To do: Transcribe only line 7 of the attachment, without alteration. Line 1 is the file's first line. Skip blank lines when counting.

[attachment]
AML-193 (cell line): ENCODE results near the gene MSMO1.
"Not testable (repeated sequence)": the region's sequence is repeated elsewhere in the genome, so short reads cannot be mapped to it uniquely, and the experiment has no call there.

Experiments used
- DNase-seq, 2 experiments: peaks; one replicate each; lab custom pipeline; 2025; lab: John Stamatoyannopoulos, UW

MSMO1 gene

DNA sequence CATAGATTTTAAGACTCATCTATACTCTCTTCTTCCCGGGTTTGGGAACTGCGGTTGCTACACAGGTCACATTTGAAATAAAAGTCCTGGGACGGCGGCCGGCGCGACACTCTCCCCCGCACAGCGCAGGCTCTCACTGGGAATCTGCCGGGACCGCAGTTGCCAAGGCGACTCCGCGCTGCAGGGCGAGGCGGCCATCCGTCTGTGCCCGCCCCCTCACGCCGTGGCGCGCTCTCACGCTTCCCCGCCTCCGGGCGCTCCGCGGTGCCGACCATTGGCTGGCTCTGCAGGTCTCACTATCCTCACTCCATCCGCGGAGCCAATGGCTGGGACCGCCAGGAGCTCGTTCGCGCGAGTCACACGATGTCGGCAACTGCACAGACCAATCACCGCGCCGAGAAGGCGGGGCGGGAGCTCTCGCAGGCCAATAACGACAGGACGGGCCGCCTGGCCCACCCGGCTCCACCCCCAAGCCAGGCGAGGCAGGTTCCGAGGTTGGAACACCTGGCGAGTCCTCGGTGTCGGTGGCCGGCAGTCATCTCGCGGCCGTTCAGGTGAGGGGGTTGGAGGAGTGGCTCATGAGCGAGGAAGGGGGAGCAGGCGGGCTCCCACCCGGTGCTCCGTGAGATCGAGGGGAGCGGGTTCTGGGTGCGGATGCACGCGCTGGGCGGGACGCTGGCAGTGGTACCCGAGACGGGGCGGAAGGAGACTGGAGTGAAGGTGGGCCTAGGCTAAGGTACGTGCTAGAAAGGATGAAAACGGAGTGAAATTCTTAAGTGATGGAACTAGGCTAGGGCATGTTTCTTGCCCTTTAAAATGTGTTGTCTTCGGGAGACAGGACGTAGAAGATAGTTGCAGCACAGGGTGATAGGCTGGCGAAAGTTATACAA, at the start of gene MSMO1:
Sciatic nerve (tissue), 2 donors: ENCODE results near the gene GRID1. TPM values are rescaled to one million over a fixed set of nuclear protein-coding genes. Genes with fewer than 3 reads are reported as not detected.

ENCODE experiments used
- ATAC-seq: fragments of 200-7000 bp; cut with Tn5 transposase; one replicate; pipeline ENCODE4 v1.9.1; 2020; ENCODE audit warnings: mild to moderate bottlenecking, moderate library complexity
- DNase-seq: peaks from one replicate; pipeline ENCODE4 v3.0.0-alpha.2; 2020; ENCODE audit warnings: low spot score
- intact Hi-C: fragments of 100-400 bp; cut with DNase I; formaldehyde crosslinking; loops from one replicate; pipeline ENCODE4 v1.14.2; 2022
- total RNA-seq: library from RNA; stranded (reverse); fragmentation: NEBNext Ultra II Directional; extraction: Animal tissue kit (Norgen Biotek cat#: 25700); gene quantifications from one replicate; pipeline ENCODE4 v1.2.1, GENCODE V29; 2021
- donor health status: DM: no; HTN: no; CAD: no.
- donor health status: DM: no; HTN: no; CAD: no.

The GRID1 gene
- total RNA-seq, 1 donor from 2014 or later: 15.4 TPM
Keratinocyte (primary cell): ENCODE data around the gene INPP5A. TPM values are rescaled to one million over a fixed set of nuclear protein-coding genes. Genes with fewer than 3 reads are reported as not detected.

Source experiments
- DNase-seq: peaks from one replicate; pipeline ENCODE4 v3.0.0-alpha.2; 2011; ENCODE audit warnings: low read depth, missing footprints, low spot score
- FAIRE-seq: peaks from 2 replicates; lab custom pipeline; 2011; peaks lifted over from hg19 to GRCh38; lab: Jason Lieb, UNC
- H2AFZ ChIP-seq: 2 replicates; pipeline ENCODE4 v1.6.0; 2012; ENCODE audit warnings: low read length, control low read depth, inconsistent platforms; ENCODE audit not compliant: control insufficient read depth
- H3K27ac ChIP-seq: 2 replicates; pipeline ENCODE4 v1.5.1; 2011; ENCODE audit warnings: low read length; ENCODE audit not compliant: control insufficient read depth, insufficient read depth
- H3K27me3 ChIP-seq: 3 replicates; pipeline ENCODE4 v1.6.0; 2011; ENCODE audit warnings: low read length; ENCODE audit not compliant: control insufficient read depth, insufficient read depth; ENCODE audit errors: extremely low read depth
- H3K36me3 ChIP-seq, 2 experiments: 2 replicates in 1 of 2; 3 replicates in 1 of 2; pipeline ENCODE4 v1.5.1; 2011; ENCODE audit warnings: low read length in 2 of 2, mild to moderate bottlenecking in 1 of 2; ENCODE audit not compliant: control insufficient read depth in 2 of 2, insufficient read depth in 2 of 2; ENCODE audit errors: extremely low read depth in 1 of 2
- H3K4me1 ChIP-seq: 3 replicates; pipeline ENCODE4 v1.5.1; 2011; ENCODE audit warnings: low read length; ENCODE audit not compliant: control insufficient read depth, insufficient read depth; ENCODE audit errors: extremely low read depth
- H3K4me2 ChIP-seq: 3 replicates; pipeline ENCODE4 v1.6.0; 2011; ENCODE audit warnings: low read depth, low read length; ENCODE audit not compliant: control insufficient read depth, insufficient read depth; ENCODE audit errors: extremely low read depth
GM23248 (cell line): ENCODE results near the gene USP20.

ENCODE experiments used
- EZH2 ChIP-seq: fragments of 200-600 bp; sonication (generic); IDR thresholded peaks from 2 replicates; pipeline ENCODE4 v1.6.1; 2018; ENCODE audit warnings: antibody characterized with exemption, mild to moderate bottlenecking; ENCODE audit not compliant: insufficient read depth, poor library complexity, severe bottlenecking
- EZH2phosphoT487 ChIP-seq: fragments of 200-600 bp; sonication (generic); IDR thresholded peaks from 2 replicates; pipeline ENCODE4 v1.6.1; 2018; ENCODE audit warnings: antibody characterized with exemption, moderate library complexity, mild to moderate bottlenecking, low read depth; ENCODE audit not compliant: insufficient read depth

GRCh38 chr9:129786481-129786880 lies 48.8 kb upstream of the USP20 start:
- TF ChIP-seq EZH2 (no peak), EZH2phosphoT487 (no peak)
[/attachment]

Sciatic nerve (tissue), 2 donors: ENCODE results near the gene GRID1. TPM values are rescaled to one million over a fixed set of nuclear protein-coding genes. Genes with fewer than 3 reads are reported as not detected.